Frank Partnoy returns to the subject he wrote about early in his academic career, the role of law and regulation in financial crises, with a new book chapter on Financial Systems, Crises, and Regulation. I read Frank's earlier 1999 article avidly: this was back before the topic was fashionable. This new chapter includes a discussion of theories of the roles that information asymmetries and agency costs play in propagating crises. Later, the chapter moves on to talk about mandatory disclosure, anti-fraud enforcement, and corporate governance as crisis prevention tools. This swims against the tide of conventional wisdom which has focused more on prudential financial regulation (which Partnoy also discusses) as antidote to crisis.
Here is a critical excerpt from the chapter:
In the aftermath of the 1929 crash, regulators imposed a twin pillar regime of mandatory disclosure and anti-‐fraud enforcement. Those two pillars were the key architecture features that supported well functioning markets for decades. Both have been eroded in recent years, as disclosures became boilerplate and anti-‐fraud prosecution more limited and infrequent. The response to the Global Financial Crisis could have included architecture moves to rebuild those pillars. But instead the Dodd-‐Frank legislation focused on other priorities and architecture changes in the areas of disclosure and anti-‐fraud enforcement were minimal.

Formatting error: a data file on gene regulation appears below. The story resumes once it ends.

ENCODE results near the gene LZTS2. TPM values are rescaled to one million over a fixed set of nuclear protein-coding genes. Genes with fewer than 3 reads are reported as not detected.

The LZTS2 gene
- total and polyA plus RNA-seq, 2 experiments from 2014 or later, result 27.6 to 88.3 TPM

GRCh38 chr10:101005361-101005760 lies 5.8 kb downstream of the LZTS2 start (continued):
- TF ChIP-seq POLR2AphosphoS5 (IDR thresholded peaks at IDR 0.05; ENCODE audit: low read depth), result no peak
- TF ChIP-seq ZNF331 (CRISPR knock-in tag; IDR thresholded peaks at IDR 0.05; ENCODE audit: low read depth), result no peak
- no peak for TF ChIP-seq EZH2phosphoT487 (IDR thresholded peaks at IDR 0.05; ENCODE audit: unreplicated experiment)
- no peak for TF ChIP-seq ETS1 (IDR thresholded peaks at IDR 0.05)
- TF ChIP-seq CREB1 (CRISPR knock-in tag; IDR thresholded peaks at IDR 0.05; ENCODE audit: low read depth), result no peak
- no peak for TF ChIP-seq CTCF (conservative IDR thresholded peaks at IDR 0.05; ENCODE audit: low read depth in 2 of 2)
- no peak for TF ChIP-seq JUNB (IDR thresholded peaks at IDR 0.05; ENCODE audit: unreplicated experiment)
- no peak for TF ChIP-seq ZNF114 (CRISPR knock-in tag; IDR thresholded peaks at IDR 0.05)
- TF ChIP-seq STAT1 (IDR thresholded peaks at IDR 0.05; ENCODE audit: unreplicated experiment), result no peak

This provocative line of thought raises an important question: If disclosure and corporate governance rules are key for systemic risk too, should these rules be tailored for financial institutions? After all, Coca Cola's securities disclosure and corporate governance played no role in our latest crisis. Shouldn't we tailor securities disclosure and corporate governance reforms for banks rather than a blunderbuss approach? After all, banks (including those by any other name) are special; they play special roles in the economy and pose special risks.
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